Son and father riding a bicycle, photo by Mika Elgendi,

Why would you want to live in a compound?

Compound was a pretty new word to me when I first moved to Egypt. It’s basically a fancier residential area, where all the buildings look the same or similar way. The reason for this, is an overall polished look and I guess lower building cost too. You can find a wide range of units inside. Starting from apartments in average 4 to 6 floors tall and ending with stand alone villas, with beautiful gardens and terraces. The compound itself, is surrounded by fence with one or several entrance gates. These gates are looked after by security guards 24/7, all year long. They make sure, only the unit owners and their guests can access the premises and enjoy the privacy, greenery, breath taking views, facilities, pools and last but not least, the beach, if it's a compound located by the sea.

Why would you want to live in a compound?

Well, if you are a young family with kids, for instance, compound life might be something very suitable for you. There are sidewalks pretty much everywhere, unlike outside. There is less of a traffic and therefore the air is cleaner as well. Maybe you have a dog, that also can be a good reason to move in. Many foreigners choose to live in compounds, as it's calmer and safer place to be.

What facilities can be found in a compound?

Most of the bigger compounds offer everything you need for your day to day life. Some of them are built so well, you don't need to go outside. There is usually a club house with a pool and playground for sports, gym, classes, running track etc. Hospital, clinic and doctors. Schools and nurseries. Shopping mall and beautiful outdoor cafes. Grocery shops or even a market (souq) offering fresh veggies and fruits, like the ones, that can be found in compound called Rehab, located in New Cairo, for instance.

Are there any disadvantages?

In my opinion, everything comes with pros and cons. So does the compound. Number one, there are no doorkeepers. In Egypt, aslo known as bawab. It's a person, who lives in your building with his family and is available to help the residents with small jobs as cleaning the car, helping to carry groceries upstairs, small repairs etc. More about bawab and his responsibilities can be found here. Second, it might be a hussle to catch a taxi. Most of the people I know, use mobile application Careem or UBER to call a taxi. If you live in a compound, it's quite unlikely, you can hire a cab directly from the street. As I already mentioned before, the guards at the gate let in only the residents and their guests. You might need to inform them via phone, that taxi is coming to pick you up, in case you live in a smaller compound. Or the drivers have to leave their licence at the gate and pick it up, once they are leaving the premises with a client. Either way, chances, that they are just aimlessly driving around the compound, waiting for customers, are prety small. Third, there are definitelly fewer shops inside the compound, than outside and when there are, they are usually gathered in the same area. Many find it inconvenient, but with a bit a of planning or using online grocery shopping sites and deliveries, everything can be solved.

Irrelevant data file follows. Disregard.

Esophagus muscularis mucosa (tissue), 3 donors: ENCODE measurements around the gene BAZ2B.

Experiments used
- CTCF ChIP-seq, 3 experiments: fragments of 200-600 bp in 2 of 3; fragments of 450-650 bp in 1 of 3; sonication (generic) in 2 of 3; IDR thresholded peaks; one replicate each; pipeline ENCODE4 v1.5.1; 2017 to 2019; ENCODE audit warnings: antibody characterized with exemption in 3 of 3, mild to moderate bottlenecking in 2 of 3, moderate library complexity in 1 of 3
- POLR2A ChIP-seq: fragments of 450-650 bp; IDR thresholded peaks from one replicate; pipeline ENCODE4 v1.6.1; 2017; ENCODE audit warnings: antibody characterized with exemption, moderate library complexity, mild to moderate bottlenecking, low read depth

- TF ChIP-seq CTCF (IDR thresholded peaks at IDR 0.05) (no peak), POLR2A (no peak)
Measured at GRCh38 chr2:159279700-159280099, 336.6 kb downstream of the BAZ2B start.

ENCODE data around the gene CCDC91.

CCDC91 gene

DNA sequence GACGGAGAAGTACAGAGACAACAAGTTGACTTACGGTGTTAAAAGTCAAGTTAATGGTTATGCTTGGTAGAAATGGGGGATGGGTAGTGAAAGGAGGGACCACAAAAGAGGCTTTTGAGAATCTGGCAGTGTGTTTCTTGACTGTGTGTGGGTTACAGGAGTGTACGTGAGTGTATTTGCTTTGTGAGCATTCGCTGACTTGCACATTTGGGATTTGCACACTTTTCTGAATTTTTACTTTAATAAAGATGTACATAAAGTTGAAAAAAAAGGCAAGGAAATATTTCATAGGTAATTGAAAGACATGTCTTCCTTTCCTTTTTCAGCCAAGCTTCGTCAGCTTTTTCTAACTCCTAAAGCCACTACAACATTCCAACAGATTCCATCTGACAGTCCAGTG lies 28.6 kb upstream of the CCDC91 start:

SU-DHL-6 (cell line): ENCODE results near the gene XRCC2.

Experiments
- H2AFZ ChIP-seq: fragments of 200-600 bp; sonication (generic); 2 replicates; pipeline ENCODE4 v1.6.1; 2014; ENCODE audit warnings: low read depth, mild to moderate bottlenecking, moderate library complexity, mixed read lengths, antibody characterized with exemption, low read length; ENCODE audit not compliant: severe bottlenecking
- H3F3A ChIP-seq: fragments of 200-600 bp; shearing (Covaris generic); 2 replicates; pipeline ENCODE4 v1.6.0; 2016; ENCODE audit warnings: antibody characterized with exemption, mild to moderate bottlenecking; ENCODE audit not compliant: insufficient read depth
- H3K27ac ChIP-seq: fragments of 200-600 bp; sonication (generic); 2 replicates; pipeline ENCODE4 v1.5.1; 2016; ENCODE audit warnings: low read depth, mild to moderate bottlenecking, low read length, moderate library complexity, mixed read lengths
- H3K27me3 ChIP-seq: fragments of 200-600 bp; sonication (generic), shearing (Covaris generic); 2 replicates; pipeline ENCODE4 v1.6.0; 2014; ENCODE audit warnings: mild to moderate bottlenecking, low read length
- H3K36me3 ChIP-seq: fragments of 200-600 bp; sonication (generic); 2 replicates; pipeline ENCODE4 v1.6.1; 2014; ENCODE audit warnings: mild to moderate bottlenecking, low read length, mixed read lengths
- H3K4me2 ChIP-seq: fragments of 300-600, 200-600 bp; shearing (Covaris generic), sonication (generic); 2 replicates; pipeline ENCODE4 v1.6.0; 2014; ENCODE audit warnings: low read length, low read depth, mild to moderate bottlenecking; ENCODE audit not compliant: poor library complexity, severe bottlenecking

Hope this shed a bit of a light on the living situation in Cairo, in case you are considering to move to Egypt. TTYL

Compound gardens with kids photo by Mika Elgendi
Marassi compound North Coast photo by Mika Elgendi
Son and father riding a bicycle photo by Mika Elgendi

Made with love by Mika Elgendi. Please ask for permissin to copy my photos. Thank you